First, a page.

Brussels, 29 Jan 2004
With discussions on a proposed new regulatory framework for chemicals set to begin in the European Parliament in the near future, the President elect of the UK's Royal Society of Chemistry (RSC) was invited on 28 January to outline to MEPs his views on the socio-economic importance of chemistry in Europe.
The seminar was organised by AllChemE, the alliance for chemical sciences and technologies in Europe, and hosted by the UK MEP, David Bowe. Mr Bowe welcomed the timing of the event, which he said would form part of the ongoing debate surrounding the proposed REACH (registration, evaluation, authorisation and restriction of chemicals) legislation.
'We hold this meeting at an opportune moment as the REACH proposals, the biggest piece of EU legislation ever seen, will be discussed in Parliament soon,' Mr Bowe said. He warned, however, that in light of the upcoming Parliamentary elections, the proposals are unlikely to get a first reading before spring 2005.
The RSC's Dr Simon Campbell began his presentation by stating: 'Chemistry pervades every aspect of our lives, underlying all of the biological processes in the body. It is also central to the success of the EU, helping to ensure our health, wealth and environment.'
The chemical industry as a whole represents 2.4 per cent of EU GDP, Dr Campbell pointed out, and whilst Europe still remains the largest producer and consumer of chemicals in the world, Asia is fast catching up. 'The rate of growth of Asia's share in the world trade of chemicals is 4.9 per cent per year, compared with the EU's annual growth rate of 1.6 per cent. By 2015, Europe will have lost its leadership in this sector.'
This, argued Dr Campbell, is due to the inefficient legislative framework currently governing the chemicals industry within the EU. In principle, therefore, he welcomes the proposed REACH legislation, but stressed: 'We must get it right!'
On the positive side, REACH will improve the risk assessment of chemicals, reduce bureaucracy, create synergy between existing regulations, and positively encourage non-experimentation on animals, he said.
Conversely, Dr Campbell warned that requiring all chemicals imported into the EU in quantities greater than one tonne to be thoroughly tested would place a high financial burden on the industry, leading to a erosion of competitiveness, and inevitably increasing the numbers of experiments carried out on animals.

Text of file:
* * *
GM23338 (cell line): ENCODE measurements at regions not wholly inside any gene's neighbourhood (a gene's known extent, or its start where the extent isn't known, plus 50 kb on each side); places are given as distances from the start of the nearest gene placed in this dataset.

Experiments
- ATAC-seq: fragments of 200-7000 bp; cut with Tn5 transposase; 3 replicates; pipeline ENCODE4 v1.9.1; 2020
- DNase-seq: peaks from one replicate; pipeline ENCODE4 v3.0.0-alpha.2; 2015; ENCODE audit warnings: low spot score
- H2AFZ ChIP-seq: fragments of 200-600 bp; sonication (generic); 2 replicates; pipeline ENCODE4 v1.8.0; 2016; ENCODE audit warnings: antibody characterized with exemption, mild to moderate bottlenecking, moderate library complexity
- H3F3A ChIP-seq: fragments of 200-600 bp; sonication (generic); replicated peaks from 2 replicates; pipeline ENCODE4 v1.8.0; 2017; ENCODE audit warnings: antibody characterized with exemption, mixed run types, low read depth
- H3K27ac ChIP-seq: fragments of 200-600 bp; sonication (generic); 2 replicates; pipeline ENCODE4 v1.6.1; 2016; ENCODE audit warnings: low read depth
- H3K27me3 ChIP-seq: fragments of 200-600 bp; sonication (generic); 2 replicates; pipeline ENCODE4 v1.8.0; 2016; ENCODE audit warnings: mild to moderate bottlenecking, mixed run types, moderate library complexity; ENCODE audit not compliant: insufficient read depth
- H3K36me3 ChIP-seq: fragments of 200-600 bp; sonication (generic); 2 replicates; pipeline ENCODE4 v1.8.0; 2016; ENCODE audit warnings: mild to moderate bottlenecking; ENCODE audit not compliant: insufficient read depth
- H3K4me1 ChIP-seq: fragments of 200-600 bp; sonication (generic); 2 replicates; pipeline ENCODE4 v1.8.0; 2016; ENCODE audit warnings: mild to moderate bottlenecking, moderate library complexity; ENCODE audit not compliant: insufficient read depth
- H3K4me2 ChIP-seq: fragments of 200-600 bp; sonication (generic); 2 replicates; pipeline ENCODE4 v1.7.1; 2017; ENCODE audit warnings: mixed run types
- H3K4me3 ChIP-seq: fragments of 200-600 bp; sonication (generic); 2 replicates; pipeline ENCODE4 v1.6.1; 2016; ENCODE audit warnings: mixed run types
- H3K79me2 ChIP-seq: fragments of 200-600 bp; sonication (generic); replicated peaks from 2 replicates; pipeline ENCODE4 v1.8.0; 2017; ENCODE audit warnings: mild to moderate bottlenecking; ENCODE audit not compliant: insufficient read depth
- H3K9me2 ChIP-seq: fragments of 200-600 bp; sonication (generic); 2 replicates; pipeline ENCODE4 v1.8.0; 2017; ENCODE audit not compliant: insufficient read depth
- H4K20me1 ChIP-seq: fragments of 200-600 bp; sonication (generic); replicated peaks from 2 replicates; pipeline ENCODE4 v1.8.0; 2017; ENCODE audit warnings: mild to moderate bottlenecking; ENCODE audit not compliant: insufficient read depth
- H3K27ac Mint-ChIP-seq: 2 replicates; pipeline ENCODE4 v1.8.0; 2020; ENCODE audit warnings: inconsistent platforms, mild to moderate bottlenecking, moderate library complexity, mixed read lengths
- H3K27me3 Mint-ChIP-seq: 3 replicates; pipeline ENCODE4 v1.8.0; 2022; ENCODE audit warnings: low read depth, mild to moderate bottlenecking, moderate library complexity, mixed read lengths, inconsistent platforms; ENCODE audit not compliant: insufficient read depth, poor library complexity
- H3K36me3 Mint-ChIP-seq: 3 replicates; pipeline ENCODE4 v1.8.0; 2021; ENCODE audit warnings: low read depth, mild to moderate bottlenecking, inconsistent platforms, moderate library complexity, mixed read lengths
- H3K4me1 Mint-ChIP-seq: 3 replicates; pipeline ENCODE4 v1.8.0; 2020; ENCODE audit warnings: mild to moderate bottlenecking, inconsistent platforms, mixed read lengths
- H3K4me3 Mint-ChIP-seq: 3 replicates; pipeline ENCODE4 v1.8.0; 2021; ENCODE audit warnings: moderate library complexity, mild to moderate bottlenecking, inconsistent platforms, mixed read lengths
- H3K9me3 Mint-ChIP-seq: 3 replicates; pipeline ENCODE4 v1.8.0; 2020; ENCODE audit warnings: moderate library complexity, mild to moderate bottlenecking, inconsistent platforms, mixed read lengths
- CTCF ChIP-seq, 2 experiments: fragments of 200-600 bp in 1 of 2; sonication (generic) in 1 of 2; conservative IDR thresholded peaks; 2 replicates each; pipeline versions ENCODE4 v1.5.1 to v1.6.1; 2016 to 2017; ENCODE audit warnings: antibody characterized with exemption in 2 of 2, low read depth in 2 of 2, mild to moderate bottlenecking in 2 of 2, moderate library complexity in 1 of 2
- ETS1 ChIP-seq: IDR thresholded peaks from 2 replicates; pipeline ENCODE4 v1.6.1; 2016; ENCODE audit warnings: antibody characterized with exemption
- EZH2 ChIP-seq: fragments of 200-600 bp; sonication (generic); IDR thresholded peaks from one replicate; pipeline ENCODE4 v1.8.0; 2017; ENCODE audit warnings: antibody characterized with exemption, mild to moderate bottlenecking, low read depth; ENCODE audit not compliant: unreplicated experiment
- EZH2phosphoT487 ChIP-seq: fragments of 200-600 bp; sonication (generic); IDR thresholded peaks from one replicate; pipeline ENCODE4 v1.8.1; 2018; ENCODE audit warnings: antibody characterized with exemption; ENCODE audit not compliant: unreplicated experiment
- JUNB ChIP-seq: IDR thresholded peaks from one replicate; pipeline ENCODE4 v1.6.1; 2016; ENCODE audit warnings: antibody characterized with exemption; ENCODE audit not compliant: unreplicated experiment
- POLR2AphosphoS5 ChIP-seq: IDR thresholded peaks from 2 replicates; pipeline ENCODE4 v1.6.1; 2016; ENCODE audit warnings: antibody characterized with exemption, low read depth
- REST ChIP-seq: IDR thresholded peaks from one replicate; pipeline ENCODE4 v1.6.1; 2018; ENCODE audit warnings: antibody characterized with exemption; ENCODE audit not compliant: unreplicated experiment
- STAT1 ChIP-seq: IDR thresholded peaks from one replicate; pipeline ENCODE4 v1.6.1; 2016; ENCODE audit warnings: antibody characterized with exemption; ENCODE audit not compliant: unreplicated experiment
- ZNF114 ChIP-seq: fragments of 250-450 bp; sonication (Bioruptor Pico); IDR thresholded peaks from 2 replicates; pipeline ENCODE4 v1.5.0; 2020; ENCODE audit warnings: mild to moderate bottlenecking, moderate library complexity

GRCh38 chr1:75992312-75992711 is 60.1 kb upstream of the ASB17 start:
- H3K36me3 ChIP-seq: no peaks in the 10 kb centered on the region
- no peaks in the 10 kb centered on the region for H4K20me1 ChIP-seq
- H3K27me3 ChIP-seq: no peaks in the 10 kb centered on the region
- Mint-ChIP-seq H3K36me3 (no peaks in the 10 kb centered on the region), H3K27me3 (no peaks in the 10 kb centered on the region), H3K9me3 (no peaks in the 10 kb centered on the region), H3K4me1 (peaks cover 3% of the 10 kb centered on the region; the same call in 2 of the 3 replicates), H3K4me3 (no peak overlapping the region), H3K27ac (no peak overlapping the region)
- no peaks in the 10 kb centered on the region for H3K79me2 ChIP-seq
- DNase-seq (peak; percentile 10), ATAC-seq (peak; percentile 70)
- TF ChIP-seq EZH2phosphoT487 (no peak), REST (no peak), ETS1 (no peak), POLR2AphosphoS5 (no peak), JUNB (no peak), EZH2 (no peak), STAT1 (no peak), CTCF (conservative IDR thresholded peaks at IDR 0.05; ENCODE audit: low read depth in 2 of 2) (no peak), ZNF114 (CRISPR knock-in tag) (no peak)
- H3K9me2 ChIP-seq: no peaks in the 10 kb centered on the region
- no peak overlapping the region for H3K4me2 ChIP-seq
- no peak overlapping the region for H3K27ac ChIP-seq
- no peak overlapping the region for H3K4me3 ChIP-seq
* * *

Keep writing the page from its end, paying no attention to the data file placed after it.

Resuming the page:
The RSC's position, he said, is that the REACH proposals should not lead to the withdrawal of useful drugs, that the testing regime for chemicals should be based on an assessment of true societal and environmental risk, rather than simply inherent hazard, and that the new regulations shouldn't inhibit innovation.
Dr Campbell recalled the words of the current president of the Competitiveness Council, Irish Minister for Enterprise, Trade and Employment, Mary Harney: 'The chemicals industry is not the enemy - we have here an innovative industry that should not be hindered by excess bureaucracy.'
Dr Campbell said: 'The chemicals industry is a global one; if EU legislation favours the industry, trade will flow here, if not, the opposite will happen.' Research capacities and investment will migrate to where trade is most concentrated, he added, making the point that failing to ensure the competitiveness of the industry would contradict the EU's target of increasing research investment to three per cent of GDP.
'In 1995, EU based pharmaceutical companies invested 26 per cent of their total research budgets outside the Union. By 1999 that figure had risen to 34 per cent, and currently, 41 per cent of research spending by EU companies goes to other parts of the world.
'We should value our chemicals industry, and when introducing new legislation, we should seek to enhance it, not constrain it,' Dr Campbell concluded.
For further information on the proposed REACH package, please visit: